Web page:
As an architecture student, we are doing presentations each school quarter, and that means large custom print jobs each quarter. I quickly learned how to format my print jobs and my USB organization to most time and cost efficiently do my projects. Learning to evade the craziness of print jobs for oneself and for print shop is a art that architecture and design major probably learns the first three year of school. Imagine my surprise when I was hired to help out at a print center years later. Surprise, but a pleasant surprise now that I finally have a job, and one that relates to my experience to boot!

As mentioned earlier, I promised to blog about my experience, so here it goes:

I do know that any job in a print center is quite chaotic and complex, but I never see the full-scoop of it. Now, I am learning them day by day, and it is truly fascinating. As a trainee, I definitely made mistakes here and there, but I really like seeing a project completed successfully.

With the powerful printers we have, I can center a smaller image on a bigger sheet of paper. I can even set the machine to duplicate the image so there is 2 copies on one sheet without having to print an extra sheets. I also got to learn to print large scale blueprints and colored posters, and I learned how to laminate and mount large works. We learn to think ahead for the client and match their need with correct print service – sometimes clients forget how the rain and fog in San Francisco may destroy their $20-ish paper poster.

Papers is also an art in itself. There are papers for black and white printing, then there is paper for color so the ink wouldn’t show in the back. While we have a large selection of color papers, half of there are thicker, so I have to finger it to see which one it is and price it accurately. Then there’s glossy papers, which can really transform the out look of an images. We also have resume papers, cardstock papers, business card paper, and clear cover sheets. With thicker and specialized papers like heavy cardstock and photos, we have to remember to warn the clients about the possibility of bubbles in lamination machine. Even with thin paper, I have a case where heat of the laminate shifted the ink. For people who wants their papers binded, there is coil and comb binding in store. We have to make sure that the books can be binded and can be done on time, because the number of pages and type of papers all affects the resulted projects. Different binding can take different numbers of pages, and there is different maximum for the book thickness with different binding. Again, we learn to observe and ask ahead of time in order to match client needs with services.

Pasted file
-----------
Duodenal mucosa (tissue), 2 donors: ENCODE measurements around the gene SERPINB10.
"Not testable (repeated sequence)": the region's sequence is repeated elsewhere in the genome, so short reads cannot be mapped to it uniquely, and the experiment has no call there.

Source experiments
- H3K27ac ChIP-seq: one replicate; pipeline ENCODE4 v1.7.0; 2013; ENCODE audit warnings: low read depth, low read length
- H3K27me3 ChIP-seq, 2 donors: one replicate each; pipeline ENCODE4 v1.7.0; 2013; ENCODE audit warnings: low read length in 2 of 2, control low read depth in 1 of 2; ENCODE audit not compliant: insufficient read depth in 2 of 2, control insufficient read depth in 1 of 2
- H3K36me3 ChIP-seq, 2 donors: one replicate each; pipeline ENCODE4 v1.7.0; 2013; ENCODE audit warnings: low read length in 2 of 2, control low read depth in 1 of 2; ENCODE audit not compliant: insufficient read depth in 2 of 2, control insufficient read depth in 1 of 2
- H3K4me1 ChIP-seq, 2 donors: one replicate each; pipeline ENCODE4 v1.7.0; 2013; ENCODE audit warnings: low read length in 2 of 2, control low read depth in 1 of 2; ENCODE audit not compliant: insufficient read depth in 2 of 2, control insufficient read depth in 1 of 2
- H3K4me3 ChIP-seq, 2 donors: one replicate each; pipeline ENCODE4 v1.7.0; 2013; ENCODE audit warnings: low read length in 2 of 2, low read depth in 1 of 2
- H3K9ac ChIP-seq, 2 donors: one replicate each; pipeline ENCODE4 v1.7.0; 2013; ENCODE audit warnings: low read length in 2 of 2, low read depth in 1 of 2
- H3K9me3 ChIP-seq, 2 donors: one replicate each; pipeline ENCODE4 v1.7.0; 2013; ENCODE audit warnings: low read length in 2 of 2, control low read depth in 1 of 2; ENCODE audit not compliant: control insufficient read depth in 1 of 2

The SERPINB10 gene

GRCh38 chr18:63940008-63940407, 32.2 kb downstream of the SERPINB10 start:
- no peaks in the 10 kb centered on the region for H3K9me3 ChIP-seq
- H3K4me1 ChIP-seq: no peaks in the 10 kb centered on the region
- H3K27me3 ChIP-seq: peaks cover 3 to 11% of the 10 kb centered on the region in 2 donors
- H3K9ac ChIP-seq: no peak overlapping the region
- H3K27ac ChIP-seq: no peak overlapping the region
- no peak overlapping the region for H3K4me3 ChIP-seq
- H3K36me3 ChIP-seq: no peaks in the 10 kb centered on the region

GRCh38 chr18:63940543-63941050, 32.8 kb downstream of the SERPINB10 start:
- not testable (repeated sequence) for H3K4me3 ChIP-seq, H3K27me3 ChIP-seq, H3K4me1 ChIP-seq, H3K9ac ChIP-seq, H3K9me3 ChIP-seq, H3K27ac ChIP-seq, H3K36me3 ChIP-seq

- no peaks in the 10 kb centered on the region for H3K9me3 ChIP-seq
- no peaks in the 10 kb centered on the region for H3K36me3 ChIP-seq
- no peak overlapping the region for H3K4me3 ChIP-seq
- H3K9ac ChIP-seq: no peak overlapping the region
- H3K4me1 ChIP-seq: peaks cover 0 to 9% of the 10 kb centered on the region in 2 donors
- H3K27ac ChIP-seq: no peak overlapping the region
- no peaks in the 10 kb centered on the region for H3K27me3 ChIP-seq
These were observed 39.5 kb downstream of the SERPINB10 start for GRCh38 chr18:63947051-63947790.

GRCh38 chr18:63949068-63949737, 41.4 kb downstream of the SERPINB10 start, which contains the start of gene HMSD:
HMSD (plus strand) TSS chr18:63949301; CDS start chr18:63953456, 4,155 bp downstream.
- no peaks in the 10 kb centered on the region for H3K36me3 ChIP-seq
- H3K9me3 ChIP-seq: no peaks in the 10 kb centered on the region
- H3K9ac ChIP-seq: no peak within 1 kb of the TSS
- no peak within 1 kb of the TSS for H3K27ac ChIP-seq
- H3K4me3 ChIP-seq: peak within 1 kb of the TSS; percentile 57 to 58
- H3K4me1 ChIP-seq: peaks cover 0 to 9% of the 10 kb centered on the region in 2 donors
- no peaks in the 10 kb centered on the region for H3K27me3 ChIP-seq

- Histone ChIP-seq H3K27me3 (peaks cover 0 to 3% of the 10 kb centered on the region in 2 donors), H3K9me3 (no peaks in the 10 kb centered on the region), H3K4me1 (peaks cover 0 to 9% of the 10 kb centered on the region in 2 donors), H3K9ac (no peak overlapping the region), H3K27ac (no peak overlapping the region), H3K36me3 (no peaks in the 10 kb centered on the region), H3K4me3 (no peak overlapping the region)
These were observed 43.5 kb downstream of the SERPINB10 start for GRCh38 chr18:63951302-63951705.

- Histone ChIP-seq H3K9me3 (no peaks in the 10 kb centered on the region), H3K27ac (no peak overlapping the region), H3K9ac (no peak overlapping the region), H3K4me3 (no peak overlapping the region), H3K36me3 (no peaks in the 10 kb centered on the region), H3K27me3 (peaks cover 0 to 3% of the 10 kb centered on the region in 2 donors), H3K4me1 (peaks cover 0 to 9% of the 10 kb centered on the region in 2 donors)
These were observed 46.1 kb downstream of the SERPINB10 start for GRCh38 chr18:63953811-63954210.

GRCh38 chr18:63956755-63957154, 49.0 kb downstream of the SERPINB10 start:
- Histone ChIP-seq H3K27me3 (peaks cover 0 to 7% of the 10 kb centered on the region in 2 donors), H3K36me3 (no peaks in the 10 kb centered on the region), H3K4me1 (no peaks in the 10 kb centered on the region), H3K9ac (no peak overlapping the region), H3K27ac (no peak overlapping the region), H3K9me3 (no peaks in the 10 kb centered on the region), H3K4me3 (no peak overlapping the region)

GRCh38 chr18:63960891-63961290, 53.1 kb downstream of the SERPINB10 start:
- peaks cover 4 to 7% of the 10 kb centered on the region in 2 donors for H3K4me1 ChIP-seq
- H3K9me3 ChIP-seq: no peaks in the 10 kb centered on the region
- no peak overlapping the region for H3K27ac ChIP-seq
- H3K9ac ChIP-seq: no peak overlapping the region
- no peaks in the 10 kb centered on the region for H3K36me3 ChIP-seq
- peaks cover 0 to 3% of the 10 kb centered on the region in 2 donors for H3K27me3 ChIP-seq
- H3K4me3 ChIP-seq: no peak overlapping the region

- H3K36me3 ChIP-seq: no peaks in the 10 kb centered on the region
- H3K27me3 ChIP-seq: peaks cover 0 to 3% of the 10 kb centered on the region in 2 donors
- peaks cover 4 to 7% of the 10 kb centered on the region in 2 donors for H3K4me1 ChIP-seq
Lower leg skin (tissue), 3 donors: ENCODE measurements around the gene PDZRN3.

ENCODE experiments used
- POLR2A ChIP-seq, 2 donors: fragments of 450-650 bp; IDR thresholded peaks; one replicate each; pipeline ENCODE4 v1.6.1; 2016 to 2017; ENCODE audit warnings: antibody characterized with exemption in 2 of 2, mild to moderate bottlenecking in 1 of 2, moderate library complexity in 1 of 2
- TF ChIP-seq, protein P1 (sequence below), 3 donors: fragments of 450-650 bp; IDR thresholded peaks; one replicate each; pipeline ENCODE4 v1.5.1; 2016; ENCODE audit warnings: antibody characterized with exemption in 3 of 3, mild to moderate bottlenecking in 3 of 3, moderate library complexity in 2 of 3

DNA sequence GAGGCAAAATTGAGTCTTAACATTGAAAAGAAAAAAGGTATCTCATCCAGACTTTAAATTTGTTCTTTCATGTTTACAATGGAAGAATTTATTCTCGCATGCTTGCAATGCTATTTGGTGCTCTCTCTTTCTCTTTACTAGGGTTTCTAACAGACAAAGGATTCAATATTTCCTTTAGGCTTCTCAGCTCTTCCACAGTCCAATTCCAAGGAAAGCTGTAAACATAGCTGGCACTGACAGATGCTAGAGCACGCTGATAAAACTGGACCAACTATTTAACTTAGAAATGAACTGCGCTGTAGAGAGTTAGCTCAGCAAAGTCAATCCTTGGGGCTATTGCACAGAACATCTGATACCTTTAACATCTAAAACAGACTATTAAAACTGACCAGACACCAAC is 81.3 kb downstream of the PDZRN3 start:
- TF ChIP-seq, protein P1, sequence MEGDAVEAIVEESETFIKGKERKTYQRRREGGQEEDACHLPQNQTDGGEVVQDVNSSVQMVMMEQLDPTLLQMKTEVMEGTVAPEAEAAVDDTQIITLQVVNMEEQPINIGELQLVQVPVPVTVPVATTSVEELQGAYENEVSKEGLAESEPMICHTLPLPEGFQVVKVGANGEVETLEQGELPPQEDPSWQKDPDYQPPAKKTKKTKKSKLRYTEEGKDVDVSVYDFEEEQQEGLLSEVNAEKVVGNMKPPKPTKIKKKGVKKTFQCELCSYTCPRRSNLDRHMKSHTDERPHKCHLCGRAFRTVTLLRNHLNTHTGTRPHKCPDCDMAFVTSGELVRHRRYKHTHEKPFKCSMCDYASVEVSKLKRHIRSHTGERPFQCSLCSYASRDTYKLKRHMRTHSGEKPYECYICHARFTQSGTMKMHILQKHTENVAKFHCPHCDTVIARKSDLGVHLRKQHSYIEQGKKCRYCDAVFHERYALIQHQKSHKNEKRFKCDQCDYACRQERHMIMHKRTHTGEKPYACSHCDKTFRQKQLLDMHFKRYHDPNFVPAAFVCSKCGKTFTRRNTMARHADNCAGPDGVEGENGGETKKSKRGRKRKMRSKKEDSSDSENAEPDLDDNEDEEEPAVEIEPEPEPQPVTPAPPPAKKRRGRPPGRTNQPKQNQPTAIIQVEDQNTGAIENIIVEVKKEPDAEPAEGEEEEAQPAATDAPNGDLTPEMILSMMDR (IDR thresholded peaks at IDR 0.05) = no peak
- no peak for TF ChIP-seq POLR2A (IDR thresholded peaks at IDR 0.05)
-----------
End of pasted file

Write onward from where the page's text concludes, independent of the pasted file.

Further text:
Even though it is 2013 and email is taking the postal business in storms, we still gets fax job on regular basis. While USPS is about to take off its weekend delivery services, there are still people mailing every single day (Surprisingly, we accepts both UPS and USPS service). Occasionally, we gets international shipping, and I am always surprise by the pricing – it goes up to the hundreds – and so does the client. Though I have seen very calm clients who obviously either had experience or had ask around. My eyebrows went up each time I see the prices though, so it will probably take me a while to get used to that.

Then there is the occasionally machine malfunction or such strange daily occurrence, such as when the lamination machine started smoking. (!) Oh, and I am still learning about the specialized services that can only be order and done with an outside facility, such as envelopes and checks. Ah, and there is the cash register. We have coupons with bar codes, coupons with only numbers, membership card, business client card, company credit cards, Print Shop cards, returns for unopened items, returns for damaged items, recycling ink cartridges, warranty plans purchases, and more. It is easier because I am in the print center and not on the sales floor, but it is still a lot of selections. I am glad that I have a trainee badge, because I can’t count the numbers of time I have to ask another coworker since there is so many ways a transaction can go differently! The pay is not high, because it is a retail job after all, but I am at least learning a lot. With jobs like printing, I can apply the skills I learn to any office jobs in the future. It is so complicated and specialized, no wonder there is still so many individual print shop despite the increasingly digitized world. Of course, this is my first month and my first retail job, so I am not sure how everything will turn out, but for now, it’s pretty ok.